Mechanical power measurements on drive systems

CAEMAX Technology GmbH has developed a new sensor system for making wireless power measurements on mobile equipment. The system synchronously records the speed and the torque acting on the shaft and calculates the power. Because of its modular design, it can be easily integrated into existing systems.

Half-shell housing on strain gauge equipped shaft with integrated Dx transmitter unit and rotation rate sensor.
Half-shell housing on strain gauge equipped shaft with integrated Dx transmitter unit and rotation rate sensor.

Power measurements are essential to the development and optimization of drive systems. This applies to many areas: The automotive industry is striving to reduce CO2 emissions from its vehicles. In addition to classic combustion engines, they are also developing electric and hybrid systems. In many branches of industry, electric motors power machines of all kinds. All these components are expected to become even more efficient. The overall efficiency of a drive system is a decisive parameter and can be determined with the aid of power measurements. But it is not always enough to look at overall efficiency – it is often also necessary to know how the power is distributed to individual components. This is the only way to develop intelligent systems that guarantee maximum efficiency in every driving situation.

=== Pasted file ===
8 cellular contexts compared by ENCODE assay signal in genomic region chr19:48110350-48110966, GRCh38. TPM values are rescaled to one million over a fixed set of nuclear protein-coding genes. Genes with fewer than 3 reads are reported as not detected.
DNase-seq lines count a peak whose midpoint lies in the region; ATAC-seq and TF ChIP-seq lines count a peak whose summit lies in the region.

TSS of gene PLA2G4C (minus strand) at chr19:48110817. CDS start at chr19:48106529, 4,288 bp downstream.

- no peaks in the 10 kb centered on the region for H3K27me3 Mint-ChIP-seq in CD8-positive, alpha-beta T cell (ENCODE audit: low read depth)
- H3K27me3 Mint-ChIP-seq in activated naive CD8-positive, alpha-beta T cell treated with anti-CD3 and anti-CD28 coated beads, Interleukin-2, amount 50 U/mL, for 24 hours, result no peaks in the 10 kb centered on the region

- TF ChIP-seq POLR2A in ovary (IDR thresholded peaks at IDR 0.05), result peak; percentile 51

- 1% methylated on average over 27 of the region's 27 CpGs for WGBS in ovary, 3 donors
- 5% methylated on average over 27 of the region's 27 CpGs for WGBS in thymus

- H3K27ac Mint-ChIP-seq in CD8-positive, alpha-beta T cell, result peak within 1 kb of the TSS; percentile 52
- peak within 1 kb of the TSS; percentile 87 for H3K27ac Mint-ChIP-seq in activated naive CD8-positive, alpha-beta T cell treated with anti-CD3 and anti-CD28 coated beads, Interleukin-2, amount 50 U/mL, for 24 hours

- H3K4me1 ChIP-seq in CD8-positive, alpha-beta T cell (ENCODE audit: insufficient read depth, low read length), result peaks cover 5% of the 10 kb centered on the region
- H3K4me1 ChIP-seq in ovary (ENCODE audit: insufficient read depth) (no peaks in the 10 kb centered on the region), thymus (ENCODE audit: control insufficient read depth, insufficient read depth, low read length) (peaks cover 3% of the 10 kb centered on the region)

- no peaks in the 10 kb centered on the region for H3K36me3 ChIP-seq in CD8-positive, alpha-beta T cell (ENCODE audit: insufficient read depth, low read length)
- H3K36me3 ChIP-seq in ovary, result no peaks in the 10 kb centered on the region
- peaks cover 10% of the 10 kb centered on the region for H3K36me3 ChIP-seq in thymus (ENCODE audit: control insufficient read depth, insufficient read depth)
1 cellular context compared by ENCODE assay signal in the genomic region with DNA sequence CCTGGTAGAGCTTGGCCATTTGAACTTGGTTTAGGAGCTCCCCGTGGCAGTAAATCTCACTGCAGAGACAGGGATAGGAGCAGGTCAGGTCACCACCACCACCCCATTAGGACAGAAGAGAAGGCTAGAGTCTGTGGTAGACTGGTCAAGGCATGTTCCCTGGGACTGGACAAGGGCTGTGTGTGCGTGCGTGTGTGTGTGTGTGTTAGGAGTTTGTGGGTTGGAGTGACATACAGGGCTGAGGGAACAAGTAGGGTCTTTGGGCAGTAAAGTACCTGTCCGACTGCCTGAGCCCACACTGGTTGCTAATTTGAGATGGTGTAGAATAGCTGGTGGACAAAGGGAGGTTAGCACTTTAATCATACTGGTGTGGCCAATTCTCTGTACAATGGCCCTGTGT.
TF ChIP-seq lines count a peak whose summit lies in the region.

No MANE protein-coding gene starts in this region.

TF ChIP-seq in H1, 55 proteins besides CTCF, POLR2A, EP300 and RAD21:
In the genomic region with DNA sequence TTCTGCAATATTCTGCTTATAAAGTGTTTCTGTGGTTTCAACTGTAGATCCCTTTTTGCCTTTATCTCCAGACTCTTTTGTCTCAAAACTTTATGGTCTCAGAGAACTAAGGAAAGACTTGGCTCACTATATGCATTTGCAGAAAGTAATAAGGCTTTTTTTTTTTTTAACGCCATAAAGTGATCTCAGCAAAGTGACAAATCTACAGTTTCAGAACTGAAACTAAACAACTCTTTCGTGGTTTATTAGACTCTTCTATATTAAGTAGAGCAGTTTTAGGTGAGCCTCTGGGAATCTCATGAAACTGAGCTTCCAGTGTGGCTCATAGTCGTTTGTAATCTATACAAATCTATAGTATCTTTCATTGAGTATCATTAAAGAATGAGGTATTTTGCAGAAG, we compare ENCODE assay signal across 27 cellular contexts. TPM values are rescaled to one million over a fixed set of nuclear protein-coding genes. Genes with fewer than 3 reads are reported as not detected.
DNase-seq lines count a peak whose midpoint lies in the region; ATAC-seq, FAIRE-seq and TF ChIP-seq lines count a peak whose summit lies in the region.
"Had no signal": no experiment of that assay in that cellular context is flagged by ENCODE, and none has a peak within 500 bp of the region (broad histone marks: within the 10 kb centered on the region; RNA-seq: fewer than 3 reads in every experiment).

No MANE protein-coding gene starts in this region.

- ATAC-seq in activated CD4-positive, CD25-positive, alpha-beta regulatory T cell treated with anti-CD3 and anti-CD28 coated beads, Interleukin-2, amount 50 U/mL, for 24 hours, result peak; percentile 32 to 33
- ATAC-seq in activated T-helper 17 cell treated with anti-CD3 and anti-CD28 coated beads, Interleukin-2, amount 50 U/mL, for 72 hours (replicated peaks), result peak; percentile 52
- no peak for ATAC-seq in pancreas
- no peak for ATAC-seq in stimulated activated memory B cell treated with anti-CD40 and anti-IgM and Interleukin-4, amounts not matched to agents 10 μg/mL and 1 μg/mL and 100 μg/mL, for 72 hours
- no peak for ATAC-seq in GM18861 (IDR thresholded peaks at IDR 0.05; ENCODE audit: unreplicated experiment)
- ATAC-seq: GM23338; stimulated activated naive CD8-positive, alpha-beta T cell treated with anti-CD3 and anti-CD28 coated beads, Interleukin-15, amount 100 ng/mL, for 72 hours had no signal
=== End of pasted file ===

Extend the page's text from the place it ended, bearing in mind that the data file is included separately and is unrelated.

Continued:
Mechanical power measurements typically measure the speed and the torque applied to a shaft at a given time. The power is then calculated as: P=2π∙n∙M, where n is the rotational speed and M the torque.

Power measurements up to now

There have long been different systems on the market for measuring both speed and torque. If one wants to determine the power with the help of such discrete systems, however, problems arise: the two signals independent of each other must be synchronized afterwards. This is only possible with some effort, which makes the system very error-prone. Mechanical installation is also time-consuming and complex.

Some integrated systems that have been on the market for some time also have limitations that should not be ignored. For example, the shaft to be measured often has to be shortened in order to install the sensor. Another alternative is to replace the shaft completely with a new version equipped with a sensor. With these systems, the original component is not preserved, which inevitably leads to a change in the component behavior. In addition, many systems for measuring the rotation rate require a stator, which must be attached to the chassis, for example. Some systems are not suitable for mobile operation, but only allow stationary measurements, e.g., on the test bench. They are often heavy and mechanical installation is often complex.

New measurement system from CAEMAX

CAEMAX Technology has now developed an integrated measurement system for making wireless mechanical power measurements on drive shafts that solves these problems.

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